The Rubik Cube was invented by one Erno Rubik in 1974 and has gone one to be one of the most popular puzzles in the world, having sold over 350 million units worldwide, even though many people can not solve one! Although perhaps that isn’t overly surprising given the vast number of possible positions that the cube can take, some 43,252,003,274,489,856,000 (that is approximately 43 quintillion) with only 1 correct solution, i.e. if you want to solve it, randomly turning the cube almost certainly won’t get you there. To put that number in perspective, imagine 43 quintillion standard size (5.7cm) Rubik’s cubes stacked on top of each other. This would cover a distance of about 260 light years, or the distance from Earth to our next nearest star (i.e. Proxima Centauri, not the Sun) and back 30 times!

But where does this number come from?

A standard 3x3x3 Rubik’s cube has 8 corner pieces, 12 edge pieces and 6 centres. You may have never thought about it before, but the center pieces are fixed. There is nothing we can do to move them, so they do not enter our calculation to the number of possible positions. As there are 8 corner pieces we have \(8!\) (that is 8 factorial or \(8!=8 \mbox{ x } 7 \mbox{ x } 6 \mbox{ x } 5 \mbox{ x } 4 \mbox{ x } 3 \mbox{ x } 2 \mbox{ x } 1=40320\)) ways of positioning them, and we are free to place the first 7 where ever we want, however once these 7 are positioned, the 8th is clearly forced to be in a particular place, so we have \(3^7\) (\(3^7=2187\)) possibile positions for these \(8!\) options. The 3 arises since each corner piece has 3 colours on it. So far we have counted \[8! \mbox{ x } 3^7 = 88179840.\] Now, for the 12 edges, you may imagine that we have \(12!\) options, however we have to note that an odd permutation of corners results in an odd permutation of the edges, thus there are only \(\frac{12!}{2}\) options. Then in the same ways as the corners we count how many possible positions we can have, this time each piece only has 2 colours on it, but in a similar way once we have chosen where the first 11 go, the 12th piece is fixed, thus giving \(2^{11}\) options. So in total we have \[8! \mbox{ x } 3^7 \mbox{ x } \frac{12!}{2} \mbox{ x } 2^{11} = 43\,252\,003\,274\,489\,856\,000,\] possible positions, which is what we wanted to show.

Possibly one of the reason for the Rubik’s cube continued success is the fact that when you have solved it once, you want to mix it up and start again but this time do it quicker! This process just repeats and since 1981 there have been World Championships for ‘speedsolving’, plus a variety of other competitions. The current fastest recorded time of solving a Rubik’s cube is 6.65 seconds, solved by Feliks Zemdegs, a truly unbelievable feat! But should we care about Rubik’s cube? Are they just for fun? Well from a mathematical point of view, they are very interesting!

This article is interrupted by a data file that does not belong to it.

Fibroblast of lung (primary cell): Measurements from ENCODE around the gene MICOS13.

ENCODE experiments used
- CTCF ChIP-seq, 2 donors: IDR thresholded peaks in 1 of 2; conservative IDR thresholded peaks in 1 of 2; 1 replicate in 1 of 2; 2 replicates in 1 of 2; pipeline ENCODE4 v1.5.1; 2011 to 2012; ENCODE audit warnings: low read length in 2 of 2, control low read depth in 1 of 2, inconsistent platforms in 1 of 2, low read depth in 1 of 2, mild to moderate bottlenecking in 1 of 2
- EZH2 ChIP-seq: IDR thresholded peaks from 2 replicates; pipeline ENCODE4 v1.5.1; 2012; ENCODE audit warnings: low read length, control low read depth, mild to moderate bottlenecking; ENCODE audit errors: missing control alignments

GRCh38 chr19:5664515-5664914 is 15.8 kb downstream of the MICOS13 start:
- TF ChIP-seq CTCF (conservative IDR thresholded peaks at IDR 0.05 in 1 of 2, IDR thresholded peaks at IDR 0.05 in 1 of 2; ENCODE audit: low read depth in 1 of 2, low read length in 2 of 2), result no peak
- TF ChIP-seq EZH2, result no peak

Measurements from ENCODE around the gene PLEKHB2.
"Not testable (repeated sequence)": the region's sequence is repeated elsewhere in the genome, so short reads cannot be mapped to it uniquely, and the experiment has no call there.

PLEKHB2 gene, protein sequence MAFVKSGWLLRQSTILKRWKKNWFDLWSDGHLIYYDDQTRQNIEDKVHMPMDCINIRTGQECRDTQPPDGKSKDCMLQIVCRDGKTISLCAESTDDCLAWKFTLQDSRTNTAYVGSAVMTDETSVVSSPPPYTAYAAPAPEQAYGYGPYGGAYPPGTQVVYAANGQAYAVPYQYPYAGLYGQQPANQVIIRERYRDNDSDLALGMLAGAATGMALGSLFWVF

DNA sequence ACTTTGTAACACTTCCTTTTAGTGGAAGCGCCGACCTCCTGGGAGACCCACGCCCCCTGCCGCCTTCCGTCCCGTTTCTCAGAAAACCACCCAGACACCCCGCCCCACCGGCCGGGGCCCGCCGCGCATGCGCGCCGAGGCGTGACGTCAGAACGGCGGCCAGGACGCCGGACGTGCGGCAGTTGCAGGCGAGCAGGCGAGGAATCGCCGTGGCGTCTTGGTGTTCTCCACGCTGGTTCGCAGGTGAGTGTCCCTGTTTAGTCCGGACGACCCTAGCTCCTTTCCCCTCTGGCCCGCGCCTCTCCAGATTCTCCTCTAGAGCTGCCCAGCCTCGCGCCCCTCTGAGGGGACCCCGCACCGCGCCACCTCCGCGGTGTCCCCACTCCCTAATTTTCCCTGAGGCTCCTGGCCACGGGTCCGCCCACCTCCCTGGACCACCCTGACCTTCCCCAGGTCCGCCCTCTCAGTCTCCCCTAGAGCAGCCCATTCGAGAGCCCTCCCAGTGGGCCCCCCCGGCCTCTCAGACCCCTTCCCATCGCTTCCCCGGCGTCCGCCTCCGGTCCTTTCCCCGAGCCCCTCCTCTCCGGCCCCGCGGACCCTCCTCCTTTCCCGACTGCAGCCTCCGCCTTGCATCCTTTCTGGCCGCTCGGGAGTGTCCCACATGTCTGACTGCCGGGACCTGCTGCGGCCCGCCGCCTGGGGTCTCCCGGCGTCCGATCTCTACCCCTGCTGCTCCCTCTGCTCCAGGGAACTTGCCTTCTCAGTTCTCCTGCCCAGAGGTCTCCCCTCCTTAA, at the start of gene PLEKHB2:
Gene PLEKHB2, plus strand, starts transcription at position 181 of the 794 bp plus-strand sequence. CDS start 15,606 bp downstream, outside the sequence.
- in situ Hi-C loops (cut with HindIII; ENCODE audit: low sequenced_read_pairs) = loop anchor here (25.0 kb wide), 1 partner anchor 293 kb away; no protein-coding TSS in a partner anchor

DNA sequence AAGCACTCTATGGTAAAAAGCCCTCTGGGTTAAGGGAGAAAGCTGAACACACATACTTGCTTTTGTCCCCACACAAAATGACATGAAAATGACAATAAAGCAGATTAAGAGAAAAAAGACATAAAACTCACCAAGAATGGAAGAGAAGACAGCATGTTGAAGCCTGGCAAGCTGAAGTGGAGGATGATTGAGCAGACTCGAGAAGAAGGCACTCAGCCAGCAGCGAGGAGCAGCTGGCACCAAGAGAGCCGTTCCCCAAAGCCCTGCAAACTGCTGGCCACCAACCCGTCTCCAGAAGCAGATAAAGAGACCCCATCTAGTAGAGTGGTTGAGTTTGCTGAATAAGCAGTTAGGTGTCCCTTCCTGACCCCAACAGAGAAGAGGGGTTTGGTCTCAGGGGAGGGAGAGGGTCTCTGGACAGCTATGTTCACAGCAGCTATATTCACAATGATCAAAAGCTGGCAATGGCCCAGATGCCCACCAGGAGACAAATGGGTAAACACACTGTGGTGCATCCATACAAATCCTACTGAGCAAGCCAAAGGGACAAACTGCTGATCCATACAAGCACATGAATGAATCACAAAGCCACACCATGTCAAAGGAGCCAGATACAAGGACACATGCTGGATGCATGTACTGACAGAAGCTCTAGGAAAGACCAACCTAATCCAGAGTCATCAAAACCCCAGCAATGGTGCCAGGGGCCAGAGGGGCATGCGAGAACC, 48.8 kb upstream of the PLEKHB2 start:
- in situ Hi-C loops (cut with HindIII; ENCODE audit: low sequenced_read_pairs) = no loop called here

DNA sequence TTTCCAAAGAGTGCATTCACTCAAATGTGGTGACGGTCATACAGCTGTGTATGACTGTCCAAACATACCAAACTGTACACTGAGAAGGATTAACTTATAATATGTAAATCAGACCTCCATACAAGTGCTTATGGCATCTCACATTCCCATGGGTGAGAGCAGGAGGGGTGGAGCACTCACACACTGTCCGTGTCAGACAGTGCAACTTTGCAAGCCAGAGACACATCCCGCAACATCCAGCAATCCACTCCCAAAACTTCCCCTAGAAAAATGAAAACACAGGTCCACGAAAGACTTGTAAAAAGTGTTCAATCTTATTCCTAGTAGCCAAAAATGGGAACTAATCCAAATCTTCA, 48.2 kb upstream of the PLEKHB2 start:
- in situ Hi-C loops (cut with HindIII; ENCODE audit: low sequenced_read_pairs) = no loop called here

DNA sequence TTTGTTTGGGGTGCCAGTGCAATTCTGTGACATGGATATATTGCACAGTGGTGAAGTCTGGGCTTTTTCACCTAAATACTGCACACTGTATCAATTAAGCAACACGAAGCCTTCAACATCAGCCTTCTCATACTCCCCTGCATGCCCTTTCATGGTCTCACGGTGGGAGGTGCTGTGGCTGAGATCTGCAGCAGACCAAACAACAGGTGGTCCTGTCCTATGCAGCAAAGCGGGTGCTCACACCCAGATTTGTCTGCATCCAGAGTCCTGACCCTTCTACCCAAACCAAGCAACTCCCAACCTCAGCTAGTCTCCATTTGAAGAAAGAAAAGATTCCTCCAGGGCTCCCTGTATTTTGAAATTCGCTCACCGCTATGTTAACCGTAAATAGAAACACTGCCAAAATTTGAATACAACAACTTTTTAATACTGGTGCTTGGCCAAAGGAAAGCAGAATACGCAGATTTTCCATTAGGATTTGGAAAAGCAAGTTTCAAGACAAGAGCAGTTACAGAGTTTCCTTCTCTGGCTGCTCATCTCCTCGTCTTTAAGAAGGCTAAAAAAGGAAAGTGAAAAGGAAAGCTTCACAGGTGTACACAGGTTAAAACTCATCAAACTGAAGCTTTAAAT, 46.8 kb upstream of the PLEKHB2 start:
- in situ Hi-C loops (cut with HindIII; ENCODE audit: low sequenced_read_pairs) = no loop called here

For starters, Rubik’s cube are really very useful for examples and considering finite group theory, in fact the Group Theory Wikipedia page has a picture of a Rubik cube at the very start! Tom Davis has written a very good document on Group Theory via Rubik’s Cubes which if you are interested in such things I would recommend you check it out. However the point of this blog is actually to do with the question, ‘what is the maximum number of moves it takes to solve a Rubik’s cube’?

So the real quest is to find an algorithm which will solve any Rubik’s cube in the minimum number of moves, we call this ‘God’s Algorithm’. The number of moves that this algorithm takes, in the worst case, is called God’s number. The first work on this was done in 1980s and in 1981 Thistlethwaite proved that God’s number must be greater than or equal to 18 and less than or equal to 52. Over time these bounds were tightened, and it was in 1995 that the lower bound was first proved to be 20, this was done by Michael Reid (he had previously shown that the upper bound is less than or equal to 29). In the late 2000s Tomas Rokicki did some great work on tightening the upper bounds, culminating in this paper showing the upper bound to be less than or equal to 22.

But, given the title of this blog, I hope you have worked out that the upper bound has since be refined to 20, that is both the lower bound and upper bound are 20, thus God’s number is 20! And who is to thank for this? Well it is thanks to Morley Davidson, John Dethridge, Herbert Kociemba and Tomas Rokicki, not to mention Google, who donated idle computer time. They completed the solution to the problem, by first writing a computer program that could solve the position of any Rubik’s cube in about 20 seconds (not necessarily an optimal solution, but one that took less than 20 moves), and reduced the number of cases they actually needed to solve, via a variety of methods, including considering symmetry, this reduced the number of possible considerations to 55,882,296. To check this number of possibilities would have taken approximately 35 years with a high end computer, and this is where Google came in. The job was spread across a number of computers at Google which then completed the task in a few weeks. Proving that in fact every possible Rubik’s cube position can be solved in 20 moves or less! So ‘God’s Number’ is 20, quite a remarkable fact I hope you agree!